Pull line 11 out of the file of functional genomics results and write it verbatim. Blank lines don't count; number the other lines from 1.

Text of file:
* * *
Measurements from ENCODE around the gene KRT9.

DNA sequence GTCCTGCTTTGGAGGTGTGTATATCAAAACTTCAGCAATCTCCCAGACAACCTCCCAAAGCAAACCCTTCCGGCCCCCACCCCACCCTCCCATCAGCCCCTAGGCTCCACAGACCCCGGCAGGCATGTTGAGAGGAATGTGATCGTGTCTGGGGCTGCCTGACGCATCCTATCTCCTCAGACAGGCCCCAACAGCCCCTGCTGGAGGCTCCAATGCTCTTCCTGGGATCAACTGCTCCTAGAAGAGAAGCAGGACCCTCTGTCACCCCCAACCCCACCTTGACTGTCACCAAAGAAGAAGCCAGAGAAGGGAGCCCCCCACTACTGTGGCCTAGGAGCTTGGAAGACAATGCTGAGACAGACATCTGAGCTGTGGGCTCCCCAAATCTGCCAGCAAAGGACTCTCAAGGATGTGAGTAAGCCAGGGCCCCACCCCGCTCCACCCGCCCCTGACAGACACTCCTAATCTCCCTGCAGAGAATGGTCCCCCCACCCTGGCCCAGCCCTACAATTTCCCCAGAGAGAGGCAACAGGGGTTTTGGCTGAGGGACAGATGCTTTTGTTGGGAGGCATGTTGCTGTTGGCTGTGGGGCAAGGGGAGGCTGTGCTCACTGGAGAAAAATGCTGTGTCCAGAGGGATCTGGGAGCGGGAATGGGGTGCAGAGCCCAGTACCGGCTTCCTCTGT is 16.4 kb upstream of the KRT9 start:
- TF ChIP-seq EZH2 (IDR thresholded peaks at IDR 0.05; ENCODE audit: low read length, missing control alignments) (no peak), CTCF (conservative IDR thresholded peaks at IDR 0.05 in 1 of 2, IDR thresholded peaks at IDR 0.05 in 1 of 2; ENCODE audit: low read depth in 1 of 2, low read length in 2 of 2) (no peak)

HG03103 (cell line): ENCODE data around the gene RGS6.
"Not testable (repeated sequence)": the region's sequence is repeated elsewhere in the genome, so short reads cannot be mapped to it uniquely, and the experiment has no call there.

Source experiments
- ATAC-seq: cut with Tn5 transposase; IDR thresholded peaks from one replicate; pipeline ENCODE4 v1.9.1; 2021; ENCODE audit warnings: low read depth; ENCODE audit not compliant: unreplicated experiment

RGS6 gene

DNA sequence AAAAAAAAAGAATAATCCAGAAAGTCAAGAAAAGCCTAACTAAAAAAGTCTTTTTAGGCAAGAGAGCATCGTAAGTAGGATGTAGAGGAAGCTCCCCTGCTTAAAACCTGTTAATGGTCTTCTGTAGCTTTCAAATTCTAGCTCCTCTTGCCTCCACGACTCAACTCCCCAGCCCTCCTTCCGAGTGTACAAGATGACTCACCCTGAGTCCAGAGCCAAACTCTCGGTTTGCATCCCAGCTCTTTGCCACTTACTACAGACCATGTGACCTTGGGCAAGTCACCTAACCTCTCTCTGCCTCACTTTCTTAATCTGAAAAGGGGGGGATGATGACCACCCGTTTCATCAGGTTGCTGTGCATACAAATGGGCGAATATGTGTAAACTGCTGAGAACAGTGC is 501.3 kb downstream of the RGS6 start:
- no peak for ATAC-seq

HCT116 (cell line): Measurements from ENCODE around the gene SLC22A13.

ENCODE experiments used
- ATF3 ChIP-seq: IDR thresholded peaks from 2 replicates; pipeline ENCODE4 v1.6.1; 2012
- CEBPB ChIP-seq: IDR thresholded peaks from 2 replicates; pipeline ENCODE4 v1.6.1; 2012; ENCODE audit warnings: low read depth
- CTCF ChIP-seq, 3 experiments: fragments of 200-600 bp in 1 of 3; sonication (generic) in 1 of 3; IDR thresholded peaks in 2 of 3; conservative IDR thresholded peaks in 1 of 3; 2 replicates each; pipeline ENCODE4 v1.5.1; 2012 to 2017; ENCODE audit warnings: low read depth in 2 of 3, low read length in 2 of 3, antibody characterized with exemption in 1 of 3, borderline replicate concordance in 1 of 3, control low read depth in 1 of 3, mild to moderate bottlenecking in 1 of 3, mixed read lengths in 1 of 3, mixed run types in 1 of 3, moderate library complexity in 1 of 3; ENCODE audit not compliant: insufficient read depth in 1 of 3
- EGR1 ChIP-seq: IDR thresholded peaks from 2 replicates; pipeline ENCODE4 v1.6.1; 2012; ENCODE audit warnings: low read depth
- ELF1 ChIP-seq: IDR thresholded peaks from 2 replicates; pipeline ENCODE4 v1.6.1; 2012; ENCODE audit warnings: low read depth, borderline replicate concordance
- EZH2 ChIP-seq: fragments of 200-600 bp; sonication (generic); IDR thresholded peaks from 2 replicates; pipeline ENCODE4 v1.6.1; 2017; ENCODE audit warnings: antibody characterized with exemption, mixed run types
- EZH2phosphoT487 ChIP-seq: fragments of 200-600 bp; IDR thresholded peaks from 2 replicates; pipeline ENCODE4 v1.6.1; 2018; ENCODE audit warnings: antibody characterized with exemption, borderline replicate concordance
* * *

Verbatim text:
HCT116 (cell line): Measurements from ENCODE around the gene SLC22A13.